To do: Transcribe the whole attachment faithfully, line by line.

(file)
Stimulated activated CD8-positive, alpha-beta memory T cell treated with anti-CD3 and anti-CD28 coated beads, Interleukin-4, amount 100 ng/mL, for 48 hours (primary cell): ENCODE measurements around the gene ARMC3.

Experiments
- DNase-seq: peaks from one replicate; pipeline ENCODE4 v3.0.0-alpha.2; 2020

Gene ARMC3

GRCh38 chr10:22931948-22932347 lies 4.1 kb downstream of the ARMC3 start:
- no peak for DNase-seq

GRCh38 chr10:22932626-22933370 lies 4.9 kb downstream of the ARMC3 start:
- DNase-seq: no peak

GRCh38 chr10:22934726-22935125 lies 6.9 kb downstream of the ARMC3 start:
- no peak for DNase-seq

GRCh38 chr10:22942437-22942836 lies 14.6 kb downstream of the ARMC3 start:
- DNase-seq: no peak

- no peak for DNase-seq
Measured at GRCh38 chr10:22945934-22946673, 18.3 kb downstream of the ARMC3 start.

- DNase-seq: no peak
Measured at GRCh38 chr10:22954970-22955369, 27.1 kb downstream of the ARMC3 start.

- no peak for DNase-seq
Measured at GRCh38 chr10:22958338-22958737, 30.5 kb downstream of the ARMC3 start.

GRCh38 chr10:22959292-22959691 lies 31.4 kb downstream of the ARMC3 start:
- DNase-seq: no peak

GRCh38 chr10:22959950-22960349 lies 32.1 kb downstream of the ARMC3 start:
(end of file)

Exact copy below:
Stimulated activated CD8-positive, alpha-beta memory T cell treated with anti-CD3 and anti-CD28 coated beads, Interleukin-4, amount 100 ng/mL, for 48 hours (primary cell): ENCODE measurements around the gene ARMC3.

Experiments
- DNase-seq: peaks from one replicate; pipeline ENCODE4 v3.0.0-alpha.2; 2020

Gene ARMC3

GRCh38 chr10:22931948-22932347 lies 4.1 kb downstream of the ARMC3 start:
- no peak for DNase-seq

GRCh38 chr10:22932626-22933370 lies 4.9 kb downstream of the ARMC3 start:
- DNase-seq: no peak

GRCh38 chr10:22934726-22935125 lies 6.9 kb downstream of the ARMC3 start:
- no peak for DNase-seq

GRCh38 chr10:22942437-22942836 lies 14.6 kb downstream of the ARMC3 start:
- DNase-seq: no peak

- no peak for DNase-seq
Measured at GRCh38 chr10:22945934-22946673, 18.3 kb downstream of the ARMC3 start.

- DNase-seq: no peak
Measured at GRCh38 chr10:22954970-22955369, 27.1 kb downstream of the ARMC3 start.

- no peak for DNase-seq
Measured at GRCh38 chr10:22958338-22958737, 30.5 kb downstream of the ARMC3 start.

GRCh38 chr10:22959292-22959691 lies 31.4 kb downstream of the ARMC3 start:
- DNase-seq: no peak

GRCh38 chr10:22959950-22960349 lies 32.1 kb downstream of the ARMC3 start: